Complete abstinence from all mind-altering substances sounds overwhelming when you're new in recovery. As with any drastic change, it is normal to want an easier and "softer" way. Cannabis Sativa or marijuana, as it’s known on the streets, is medicinal and completely natural, which is why many people question the harm in using it to taper off drugs and alcohol. Perhaps it can make getting sober less abrasive and traumatic. After all, “weed” isn’t the cause of all your problems today, right? Let’s take a closer look.
The active component in marijuana is a psychoactive compound called tetrahydrocannabinol or THC. A psychoactive drug alters the mind, perception and mood of the user and THC is known to induce intoxication, relaxation and euphoria. While it is true that marijuana has many healing properties, most folks smoke weed for its intoxicating effects. Marijuana gets you high which makes “The Marijuana Maintenance Program” a slippery slope for those in recovery.The only cure for alcoholism and addiction is complete abstinence, and this means doing away with all mind-altering substances. Using marijuana to ease the pain of not drinking may work for a while, but you’ll eventually end up back at your high of choice. If you think you’re an exception to the rule, test out the theory for yourself. Remember, no one can diagnose you as an alcoholic or addict — only you can do that.
Take a moment to consider the environment and situations that the marijuana maintenance program attracts. You have to go to the dealer or the dispensary. The people you smoke with may also drink or do other drugs, which continues to nurture negative behavior patterns, consequences and situations that made you want to stop using in the first place.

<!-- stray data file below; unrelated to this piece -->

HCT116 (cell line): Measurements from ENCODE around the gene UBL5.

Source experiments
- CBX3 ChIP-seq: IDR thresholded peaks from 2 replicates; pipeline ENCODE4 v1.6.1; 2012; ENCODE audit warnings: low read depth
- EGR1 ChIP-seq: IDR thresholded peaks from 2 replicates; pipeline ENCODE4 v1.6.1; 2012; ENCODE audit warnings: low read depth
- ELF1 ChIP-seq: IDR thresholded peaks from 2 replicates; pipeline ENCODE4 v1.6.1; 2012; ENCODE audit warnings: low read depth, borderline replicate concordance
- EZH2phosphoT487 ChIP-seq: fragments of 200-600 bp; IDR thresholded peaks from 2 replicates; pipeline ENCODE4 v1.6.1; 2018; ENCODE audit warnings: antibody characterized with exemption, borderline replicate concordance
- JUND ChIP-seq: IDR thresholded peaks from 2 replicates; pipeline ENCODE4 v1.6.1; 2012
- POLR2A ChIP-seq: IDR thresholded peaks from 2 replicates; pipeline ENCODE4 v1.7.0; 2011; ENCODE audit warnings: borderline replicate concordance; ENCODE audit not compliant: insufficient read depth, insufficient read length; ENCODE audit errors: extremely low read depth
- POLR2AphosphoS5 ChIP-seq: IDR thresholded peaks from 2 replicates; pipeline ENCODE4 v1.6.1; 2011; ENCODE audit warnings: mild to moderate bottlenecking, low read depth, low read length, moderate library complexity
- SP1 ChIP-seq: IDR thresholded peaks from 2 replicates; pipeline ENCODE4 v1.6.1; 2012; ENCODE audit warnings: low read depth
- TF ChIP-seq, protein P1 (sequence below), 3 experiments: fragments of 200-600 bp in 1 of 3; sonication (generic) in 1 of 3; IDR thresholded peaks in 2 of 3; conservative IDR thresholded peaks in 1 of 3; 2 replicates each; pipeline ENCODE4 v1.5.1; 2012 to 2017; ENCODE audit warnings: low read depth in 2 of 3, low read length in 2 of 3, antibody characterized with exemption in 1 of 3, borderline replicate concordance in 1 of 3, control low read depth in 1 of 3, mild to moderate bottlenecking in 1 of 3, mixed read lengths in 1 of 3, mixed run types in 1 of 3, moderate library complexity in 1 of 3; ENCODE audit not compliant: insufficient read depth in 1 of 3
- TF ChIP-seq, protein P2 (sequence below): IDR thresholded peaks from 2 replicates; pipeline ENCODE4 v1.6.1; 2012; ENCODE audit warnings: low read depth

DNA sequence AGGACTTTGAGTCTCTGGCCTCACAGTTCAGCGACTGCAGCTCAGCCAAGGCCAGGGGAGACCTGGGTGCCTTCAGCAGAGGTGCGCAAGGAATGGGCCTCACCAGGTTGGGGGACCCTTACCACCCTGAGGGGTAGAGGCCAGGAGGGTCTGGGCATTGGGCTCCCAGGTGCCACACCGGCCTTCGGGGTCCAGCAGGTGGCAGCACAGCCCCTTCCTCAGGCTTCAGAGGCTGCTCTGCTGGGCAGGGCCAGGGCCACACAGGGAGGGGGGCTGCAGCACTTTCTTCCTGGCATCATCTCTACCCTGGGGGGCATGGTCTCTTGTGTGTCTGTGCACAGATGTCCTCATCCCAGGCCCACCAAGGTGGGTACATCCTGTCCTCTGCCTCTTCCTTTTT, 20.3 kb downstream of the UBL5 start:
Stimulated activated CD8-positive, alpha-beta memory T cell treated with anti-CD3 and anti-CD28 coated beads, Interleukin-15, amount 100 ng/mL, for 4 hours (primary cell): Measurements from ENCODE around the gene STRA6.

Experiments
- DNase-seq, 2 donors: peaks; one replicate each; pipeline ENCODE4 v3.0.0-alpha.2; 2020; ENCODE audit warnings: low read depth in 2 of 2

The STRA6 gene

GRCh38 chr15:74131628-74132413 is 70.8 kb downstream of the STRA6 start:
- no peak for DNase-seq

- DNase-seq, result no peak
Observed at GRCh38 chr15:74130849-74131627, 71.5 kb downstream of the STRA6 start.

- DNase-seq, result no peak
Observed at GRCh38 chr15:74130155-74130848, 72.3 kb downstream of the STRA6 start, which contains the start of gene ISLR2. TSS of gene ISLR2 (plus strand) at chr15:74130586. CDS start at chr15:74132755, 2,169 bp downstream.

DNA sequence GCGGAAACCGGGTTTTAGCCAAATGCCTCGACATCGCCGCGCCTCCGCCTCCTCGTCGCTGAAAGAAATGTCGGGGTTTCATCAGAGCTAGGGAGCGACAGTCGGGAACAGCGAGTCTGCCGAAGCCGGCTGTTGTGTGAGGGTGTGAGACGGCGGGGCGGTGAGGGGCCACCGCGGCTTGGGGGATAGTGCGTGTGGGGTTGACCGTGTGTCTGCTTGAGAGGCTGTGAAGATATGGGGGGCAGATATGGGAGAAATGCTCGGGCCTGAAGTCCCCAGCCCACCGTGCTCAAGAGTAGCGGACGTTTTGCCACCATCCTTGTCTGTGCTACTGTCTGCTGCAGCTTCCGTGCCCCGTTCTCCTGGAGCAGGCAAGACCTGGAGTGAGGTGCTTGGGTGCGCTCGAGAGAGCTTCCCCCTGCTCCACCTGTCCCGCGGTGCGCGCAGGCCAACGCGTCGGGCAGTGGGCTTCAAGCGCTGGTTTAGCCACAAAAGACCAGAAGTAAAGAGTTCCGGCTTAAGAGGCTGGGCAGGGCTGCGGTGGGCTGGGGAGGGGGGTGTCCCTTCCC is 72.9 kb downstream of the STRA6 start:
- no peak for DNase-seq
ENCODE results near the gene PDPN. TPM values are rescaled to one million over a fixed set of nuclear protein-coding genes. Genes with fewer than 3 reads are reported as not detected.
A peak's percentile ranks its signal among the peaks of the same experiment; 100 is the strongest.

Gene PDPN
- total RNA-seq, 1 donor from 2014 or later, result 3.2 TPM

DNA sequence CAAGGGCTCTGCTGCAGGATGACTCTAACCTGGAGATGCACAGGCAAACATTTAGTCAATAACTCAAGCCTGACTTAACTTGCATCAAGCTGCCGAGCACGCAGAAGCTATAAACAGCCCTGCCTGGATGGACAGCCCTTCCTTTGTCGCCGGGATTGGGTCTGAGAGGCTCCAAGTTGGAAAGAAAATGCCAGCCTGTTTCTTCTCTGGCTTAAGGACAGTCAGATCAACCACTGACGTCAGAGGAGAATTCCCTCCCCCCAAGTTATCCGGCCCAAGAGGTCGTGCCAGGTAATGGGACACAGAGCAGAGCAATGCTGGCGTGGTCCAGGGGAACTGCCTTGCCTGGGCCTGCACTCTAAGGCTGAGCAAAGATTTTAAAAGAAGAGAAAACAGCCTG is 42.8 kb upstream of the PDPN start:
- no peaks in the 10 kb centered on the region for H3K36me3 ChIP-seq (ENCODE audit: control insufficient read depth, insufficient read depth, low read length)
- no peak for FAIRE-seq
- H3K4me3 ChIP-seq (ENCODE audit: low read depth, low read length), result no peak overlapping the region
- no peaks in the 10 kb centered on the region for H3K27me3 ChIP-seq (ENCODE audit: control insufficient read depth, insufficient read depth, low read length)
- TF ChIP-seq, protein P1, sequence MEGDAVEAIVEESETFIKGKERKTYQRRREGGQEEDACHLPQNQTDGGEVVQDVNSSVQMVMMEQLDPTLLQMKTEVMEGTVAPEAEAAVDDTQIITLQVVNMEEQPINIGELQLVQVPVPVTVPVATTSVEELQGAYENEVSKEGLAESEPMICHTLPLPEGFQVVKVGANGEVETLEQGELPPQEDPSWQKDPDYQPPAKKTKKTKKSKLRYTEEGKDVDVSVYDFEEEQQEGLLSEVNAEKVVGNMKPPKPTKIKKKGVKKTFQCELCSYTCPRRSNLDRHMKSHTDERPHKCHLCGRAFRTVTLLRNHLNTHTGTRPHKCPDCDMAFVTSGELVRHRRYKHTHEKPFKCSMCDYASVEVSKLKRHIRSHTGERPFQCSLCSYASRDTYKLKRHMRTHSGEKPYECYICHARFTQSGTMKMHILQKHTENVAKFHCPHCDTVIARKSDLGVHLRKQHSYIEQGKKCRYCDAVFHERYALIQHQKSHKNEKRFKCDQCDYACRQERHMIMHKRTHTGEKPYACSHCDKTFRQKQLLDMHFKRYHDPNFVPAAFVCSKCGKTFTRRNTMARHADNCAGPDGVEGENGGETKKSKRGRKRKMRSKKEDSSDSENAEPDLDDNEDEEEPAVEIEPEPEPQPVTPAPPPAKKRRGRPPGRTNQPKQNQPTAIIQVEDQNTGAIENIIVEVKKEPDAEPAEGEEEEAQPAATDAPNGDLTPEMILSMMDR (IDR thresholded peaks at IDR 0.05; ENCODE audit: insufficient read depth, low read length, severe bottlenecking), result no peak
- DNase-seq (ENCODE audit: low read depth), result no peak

There are three things that are essential to lasting recovery: honesty, open-mindedness and willingness, with honesty leading the pack. That’s because it is the most crucial step in recovery. According to Twelve Steps and Twelve Traditions, no one cares to admit complete defeat: “Every natural instinct cries out against the idea of personal powerlessness.” Therefore, it takes blatant honesty to admit that you’ve been thoroughly beaten by alcohol and drugs. That honesty is also an admission that you can never safely use again.
The Healing Process
Getting sober takes courage and commitment, yet the process may be a bit painful and confusing at first. Since using may have become your solution for solving life’s problems and coping with insecurity, it’s only natural to feel a little wobbly at first. By going to 12-step meetings and getting involved in your recovery, you open yourself to precious lifelines in the form of sober friends and an overhaul of your character and behaviors. While sobriety is about opening the door to emotional, mental and physical healing, marijuana is just another vehicle for nursing old wounds and ideals that no longer serve you.
The 12-steps are designed to arm you with facts about the disease of alcoholism and addiction. Yet, self-knowledge alone is not enough. It’s not the fifth or sixth drink that’s the problem — it’s the first one. Using marijuana softens your defenses against the first drink or fix. While weed is completely natural, it’s still a mind-altering substance. This goes for other plants, herbs and extracts labeled as “legal highs” as well. In fact, anything that alters your senses from the neck up is a slippery slope. It’s perfectly okay to surrender to the idea of not being able to safely quit drugs and alcohol on your own--and the best part is that you don’t have to.
Trying to use marijuana as an easier, softer way to sobriety totally contradicts this principle of personal powerlessness over drugs and alcohol. In the end, it just becomes another way of being in control and getting high. For the real alcoholic and addict, there is never a middle ground